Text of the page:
Can gaming equipment diagnose autism? Scientists say yes, illustrating how mobile technology meant for entertainment can have wide-ranging medical applications.
University of Minnesota researchers harnessed the sophisticated motion sensors on Microsoft's Kinect to develop a system of detecting autism.
Researchers set up Kinects throughout Minnesota's Institute of Child Development, and use the devices to see children's interactions with them to find behavior patterns that fall along the autism spectrum. Detecting behavior along the autism spectrum disorder can take a long time, since many of the tell-tale signs are subtle and easy to miss unless the children are subject to lengthy, intense observation.
The Kinect experiment processes the children's movements and submits the data to an algorithm that can sort out potential cases of autism, alerting the scientists about children who need further study.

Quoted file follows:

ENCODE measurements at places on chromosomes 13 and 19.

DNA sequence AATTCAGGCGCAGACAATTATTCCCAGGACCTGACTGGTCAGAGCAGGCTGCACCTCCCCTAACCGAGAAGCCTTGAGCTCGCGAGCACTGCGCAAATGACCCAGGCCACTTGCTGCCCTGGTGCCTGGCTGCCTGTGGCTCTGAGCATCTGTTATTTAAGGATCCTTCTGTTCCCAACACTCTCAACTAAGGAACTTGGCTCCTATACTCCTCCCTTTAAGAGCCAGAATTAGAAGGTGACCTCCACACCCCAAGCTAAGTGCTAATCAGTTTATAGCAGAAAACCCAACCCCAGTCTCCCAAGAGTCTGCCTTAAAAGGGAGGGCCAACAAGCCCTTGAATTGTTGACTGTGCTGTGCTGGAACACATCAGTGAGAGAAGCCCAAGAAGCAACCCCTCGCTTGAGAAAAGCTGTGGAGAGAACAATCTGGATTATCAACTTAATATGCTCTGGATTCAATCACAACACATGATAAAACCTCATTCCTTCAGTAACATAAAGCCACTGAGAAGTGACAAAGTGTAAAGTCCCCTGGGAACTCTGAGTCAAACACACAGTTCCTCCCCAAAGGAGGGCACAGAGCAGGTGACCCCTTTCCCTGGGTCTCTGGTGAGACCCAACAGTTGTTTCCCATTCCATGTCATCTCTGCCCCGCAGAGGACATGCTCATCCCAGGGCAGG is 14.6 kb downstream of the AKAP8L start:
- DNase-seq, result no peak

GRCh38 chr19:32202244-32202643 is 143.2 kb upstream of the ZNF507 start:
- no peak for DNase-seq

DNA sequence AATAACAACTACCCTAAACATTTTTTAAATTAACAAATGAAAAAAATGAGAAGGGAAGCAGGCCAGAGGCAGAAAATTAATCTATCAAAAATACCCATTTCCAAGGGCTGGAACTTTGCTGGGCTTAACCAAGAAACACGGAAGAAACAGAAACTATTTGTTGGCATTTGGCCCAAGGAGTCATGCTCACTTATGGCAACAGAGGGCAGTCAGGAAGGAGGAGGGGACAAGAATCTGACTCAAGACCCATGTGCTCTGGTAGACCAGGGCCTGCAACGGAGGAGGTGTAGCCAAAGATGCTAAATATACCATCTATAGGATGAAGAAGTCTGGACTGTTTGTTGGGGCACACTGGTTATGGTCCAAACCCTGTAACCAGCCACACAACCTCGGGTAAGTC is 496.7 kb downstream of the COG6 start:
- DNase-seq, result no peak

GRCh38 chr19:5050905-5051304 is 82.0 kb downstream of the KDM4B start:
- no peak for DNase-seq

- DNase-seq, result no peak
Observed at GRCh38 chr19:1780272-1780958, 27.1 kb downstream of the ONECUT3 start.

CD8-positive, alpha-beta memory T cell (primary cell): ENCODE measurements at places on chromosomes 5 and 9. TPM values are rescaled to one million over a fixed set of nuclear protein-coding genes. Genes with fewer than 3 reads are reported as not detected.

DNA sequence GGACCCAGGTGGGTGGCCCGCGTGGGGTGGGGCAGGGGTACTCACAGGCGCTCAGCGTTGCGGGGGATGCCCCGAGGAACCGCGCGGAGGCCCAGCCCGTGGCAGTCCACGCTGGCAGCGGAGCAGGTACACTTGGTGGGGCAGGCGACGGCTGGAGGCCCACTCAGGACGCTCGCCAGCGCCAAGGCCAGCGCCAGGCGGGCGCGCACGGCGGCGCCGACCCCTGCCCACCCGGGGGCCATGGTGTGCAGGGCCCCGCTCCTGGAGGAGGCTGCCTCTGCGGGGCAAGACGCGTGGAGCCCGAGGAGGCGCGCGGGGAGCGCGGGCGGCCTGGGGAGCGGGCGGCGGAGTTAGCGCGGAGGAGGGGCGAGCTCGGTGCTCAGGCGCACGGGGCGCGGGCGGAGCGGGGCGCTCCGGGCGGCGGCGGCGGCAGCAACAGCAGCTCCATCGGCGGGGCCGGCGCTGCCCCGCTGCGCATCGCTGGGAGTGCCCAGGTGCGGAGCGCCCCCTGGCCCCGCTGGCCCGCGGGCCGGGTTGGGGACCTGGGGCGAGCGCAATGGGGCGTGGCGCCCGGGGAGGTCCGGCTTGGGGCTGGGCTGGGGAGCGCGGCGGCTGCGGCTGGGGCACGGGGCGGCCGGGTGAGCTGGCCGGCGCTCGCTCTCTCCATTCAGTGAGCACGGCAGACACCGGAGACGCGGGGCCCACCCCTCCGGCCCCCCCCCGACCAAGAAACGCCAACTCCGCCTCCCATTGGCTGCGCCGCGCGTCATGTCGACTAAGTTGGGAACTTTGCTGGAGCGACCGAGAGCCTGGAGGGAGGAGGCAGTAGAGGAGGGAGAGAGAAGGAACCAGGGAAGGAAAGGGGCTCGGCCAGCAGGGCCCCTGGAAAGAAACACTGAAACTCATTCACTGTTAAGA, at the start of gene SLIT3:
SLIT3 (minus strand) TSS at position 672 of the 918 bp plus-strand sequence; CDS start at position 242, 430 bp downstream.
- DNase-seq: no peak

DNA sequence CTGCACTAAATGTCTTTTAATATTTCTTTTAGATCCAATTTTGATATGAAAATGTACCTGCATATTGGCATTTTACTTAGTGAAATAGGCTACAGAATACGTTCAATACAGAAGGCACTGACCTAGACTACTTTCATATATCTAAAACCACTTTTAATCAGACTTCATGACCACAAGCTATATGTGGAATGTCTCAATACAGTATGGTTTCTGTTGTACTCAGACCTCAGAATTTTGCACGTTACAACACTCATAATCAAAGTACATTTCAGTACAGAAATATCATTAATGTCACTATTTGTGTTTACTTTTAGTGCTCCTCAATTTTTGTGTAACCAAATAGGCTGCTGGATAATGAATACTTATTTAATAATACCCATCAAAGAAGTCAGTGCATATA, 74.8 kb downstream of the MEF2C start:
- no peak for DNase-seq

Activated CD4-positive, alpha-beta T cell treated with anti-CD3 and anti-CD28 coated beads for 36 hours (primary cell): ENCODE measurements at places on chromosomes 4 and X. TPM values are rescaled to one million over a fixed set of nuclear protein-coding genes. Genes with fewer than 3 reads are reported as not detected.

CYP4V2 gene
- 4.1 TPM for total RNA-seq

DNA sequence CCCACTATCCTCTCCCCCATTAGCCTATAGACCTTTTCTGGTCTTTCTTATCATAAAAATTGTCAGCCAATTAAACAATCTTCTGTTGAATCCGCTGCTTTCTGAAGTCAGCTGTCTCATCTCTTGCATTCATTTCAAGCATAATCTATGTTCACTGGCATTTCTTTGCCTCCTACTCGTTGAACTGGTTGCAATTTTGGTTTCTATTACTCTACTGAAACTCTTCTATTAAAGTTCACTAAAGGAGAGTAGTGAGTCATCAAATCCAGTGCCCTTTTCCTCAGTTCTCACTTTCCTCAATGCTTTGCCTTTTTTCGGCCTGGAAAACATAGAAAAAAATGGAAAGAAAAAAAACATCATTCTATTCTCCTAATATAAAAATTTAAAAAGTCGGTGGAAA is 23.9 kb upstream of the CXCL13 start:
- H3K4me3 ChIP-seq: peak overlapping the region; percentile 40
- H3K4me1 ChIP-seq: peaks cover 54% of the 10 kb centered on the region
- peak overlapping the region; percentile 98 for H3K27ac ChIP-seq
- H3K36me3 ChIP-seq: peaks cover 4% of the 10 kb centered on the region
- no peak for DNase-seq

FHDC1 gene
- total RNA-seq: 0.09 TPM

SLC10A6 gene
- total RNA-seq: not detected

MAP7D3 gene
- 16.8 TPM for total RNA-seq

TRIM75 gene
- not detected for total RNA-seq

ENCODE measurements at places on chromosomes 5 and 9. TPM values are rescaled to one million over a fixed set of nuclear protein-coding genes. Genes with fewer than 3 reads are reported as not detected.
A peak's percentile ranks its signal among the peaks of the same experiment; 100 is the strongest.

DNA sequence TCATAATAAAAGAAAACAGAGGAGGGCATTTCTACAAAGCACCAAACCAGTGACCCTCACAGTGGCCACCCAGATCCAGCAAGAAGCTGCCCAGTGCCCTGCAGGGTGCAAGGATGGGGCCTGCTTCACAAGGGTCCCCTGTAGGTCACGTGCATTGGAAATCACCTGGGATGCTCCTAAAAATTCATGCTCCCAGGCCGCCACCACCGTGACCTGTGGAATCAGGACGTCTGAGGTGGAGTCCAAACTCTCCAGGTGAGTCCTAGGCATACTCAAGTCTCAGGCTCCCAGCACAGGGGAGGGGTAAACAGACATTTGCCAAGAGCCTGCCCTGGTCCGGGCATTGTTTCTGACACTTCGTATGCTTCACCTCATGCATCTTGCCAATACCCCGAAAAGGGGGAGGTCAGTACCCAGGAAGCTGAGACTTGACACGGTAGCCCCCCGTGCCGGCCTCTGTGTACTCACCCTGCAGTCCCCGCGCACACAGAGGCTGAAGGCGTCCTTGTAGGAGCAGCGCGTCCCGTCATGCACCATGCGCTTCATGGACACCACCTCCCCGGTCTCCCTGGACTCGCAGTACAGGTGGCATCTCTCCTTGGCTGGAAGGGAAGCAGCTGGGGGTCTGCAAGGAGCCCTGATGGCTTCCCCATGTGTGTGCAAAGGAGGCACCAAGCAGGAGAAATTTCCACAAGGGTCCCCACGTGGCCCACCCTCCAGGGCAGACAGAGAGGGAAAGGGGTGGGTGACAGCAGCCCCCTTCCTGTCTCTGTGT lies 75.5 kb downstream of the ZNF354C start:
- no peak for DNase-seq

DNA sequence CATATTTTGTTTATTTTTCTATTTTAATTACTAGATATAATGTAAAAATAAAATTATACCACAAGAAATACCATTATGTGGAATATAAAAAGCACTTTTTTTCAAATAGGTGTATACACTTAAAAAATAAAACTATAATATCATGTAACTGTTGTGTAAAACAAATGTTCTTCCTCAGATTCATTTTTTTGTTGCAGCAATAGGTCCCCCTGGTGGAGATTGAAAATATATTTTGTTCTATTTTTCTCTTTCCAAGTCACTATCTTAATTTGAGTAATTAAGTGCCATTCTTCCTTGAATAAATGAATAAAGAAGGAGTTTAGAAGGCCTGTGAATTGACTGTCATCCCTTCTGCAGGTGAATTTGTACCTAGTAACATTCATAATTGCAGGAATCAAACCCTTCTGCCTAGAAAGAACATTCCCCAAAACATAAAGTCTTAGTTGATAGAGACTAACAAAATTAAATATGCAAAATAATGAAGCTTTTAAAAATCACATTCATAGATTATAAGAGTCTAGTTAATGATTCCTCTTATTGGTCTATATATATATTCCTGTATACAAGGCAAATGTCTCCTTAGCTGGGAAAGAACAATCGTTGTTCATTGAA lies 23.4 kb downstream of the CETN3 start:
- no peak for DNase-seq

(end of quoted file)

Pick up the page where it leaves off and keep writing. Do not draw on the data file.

If this monitoring method catches on, it may help detect autism early, since it streamlines the processes of determining which children exhibit behaviors that need further examination. This is important, because detecting developmental delays for children on the spectrum as soon as possible help them get better treatment earlier.
This is the first time researchers used gaming devices to identify autistic characteristics, but autistic children are reaping widespread benefits from the rise of mobile technology, particularly tablets and portable gaming devices.
This diagnosis strategy could also be adopted in other areas, with hospital waiting rooms installing Kinect sensors processing multiple patients and several different algorithms, creating a sort of automated triage system.
Doctors still need to examine patients personally in most cases, but this method can help root out children and patients who likely require extra medical attention. If this observation strategy catches on for doctors looking at autistic patients, it may also catch on to identify and treat other ailments, potentially improving health care diagnosis on a wide scale.